President Trump has played his hand well
President Trump has played his hand well. After a relatively quiet first year in office, the protectionism characterising his second year has been launched from a position of strength. Here the $1.5 trillion fiscal stimulus agreed at that start of the year has provided a strong tail-wind to the economy. The tax break on repatriated profits has also provided direct support to the US stock market – and the dollar.
Whether US mid-term elections clip Trump’s wings remains to be seen, but we suspect we will see Peak Trump over coming months. That aggressive protectionism should be reflected in the dollar pressing new highs against vulnerable EM currencies and perhaps some marginal new lows in EUR/USD - aided by uncertainty around the Italian budget.
Were Trump’s trade position to turn more conciliatory after the mid-terms and, as we forecast, the ECB to progress with monetary normalisation through 2019, then we should see EUR/USD recovering towards the 1.25 area. At some point as well, US twin deficits will catch up with the dollar – although this may not be a story until late 2019.
$175 billion of US overseas earnings were repatriated in 1Q18
Returning to the subject of the US tax cut, US Balance of Payment data shows an enormous $175 billion of US overseas earnings being repatriated back to the US in 1Q18. That helped finance the $180 billion of share buybacks of S&P 500 stocks that quarter. 2Q18 data shows another $190 billion of share buybacks occurred suggesting that corporate repatriation was still a major factor. These amounts dwarf the peak $50 billion per quarter repatriated under the Homeland Invest Act in 2005.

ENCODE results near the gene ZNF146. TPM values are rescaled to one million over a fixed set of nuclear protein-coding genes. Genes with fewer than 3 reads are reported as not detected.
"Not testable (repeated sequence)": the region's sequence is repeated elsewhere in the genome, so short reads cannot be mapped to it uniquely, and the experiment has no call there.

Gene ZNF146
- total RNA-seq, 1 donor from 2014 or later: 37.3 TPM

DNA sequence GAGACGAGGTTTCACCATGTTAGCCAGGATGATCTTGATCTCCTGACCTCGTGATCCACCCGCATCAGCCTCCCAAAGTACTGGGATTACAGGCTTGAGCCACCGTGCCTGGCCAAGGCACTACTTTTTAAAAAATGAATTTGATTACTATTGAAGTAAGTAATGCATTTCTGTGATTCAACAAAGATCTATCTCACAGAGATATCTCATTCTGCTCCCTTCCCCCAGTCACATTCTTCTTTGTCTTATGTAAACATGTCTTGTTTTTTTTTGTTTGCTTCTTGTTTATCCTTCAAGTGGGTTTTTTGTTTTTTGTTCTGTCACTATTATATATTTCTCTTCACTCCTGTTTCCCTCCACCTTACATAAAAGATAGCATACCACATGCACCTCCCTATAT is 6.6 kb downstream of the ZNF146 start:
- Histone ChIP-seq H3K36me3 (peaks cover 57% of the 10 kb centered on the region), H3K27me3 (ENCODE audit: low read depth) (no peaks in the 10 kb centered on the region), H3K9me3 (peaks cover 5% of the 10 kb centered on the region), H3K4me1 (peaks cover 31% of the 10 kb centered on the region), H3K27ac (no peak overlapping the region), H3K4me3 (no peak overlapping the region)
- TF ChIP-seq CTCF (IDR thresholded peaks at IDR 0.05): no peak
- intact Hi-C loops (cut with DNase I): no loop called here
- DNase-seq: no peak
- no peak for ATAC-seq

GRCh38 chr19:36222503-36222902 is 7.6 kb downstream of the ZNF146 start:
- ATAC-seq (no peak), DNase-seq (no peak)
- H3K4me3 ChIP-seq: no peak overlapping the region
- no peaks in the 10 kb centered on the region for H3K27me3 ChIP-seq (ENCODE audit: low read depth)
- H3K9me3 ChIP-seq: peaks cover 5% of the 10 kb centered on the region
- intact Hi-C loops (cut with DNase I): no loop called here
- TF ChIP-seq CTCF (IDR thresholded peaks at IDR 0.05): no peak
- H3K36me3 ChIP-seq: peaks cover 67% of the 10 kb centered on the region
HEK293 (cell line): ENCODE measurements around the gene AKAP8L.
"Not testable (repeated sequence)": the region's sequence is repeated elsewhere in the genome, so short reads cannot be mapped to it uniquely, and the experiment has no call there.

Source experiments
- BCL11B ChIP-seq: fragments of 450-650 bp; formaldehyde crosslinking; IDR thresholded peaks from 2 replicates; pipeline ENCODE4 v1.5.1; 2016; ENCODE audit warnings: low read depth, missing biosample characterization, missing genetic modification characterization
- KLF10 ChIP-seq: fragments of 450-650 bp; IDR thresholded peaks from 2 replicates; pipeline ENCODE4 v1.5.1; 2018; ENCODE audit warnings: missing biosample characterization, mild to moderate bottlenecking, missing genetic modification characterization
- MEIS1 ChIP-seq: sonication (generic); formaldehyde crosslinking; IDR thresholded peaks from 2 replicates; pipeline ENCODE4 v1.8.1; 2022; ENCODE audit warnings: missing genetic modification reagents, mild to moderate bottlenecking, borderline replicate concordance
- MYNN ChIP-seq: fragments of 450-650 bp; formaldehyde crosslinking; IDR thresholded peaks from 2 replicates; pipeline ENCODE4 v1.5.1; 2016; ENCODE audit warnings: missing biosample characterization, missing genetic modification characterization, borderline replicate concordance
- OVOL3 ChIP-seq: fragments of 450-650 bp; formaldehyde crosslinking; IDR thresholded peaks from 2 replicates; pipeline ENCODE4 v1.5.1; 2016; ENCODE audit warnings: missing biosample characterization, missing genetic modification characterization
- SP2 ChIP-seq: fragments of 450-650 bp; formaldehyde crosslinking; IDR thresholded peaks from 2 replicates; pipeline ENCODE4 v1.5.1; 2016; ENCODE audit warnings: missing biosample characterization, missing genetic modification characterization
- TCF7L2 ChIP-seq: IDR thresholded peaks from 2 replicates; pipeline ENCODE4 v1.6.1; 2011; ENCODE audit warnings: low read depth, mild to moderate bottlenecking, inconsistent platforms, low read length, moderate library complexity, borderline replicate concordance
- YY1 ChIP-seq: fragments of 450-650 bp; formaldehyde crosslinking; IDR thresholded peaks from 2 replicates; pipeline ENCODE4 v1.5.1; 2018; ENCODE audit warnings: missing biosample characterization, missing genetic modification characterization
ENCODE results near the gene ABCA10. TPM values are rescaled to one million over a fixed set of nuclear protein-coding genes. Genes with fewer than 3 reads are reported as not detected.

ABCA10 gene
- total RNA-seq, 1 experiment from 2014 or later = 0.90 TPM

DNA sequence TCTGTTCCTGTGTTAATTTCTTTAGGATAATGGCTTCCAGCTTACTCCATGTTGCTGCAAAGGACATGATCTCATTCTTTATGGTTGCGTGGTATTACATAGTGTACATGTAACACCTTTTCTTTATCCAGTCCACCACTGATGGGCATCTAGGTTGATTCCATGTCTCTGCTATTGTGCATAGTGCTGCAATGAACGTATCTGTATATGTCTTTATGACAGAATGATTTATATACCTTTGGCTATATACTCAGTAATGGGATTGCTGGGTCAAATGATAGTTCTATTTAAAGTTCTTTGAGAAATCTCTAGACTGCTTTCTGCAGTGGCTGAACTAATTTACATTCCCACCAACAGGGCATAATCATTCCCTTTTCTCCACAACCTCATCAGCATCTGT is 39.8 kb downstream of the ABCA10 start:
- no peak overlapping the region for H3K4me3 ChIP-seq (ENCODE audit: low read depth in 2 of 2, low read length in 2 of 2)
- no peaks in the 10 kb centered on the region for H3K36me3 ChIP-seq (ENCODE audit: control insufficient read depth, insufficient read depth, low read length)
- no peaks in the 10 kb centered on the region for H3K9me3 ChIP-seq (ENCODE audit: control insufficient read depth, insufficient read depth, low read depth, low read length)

Massive repatriation of US corporate profits
Rising US rates, a stronger dollar and firming energy prices create perfect storm for EM
The tax cut has undoubtedly strengthened the dollar and asked severe questions of countries struggling with sovereign debt (Argentina) or subject to political sanctions (China, Russia and Turkey). And the unlucky combination of rising US rates, a stronger dollar and firming energy prices have proved a perfect storm for the likes of India.
Beyond the future of protectionism, an important question is whether US corporates are drip-feeding overseas earnings back into the US economy or whether the bulk of the activity has been seen already? We’re looking into this closely, but suspect that since the repatriation is open-ended, the flows may well be front-loaded – effectively translating into front-loaded dollar strength. Early signs that President Trump is becoming more serious about the need for a weaker dollar should limit its strength as well in 4Q18.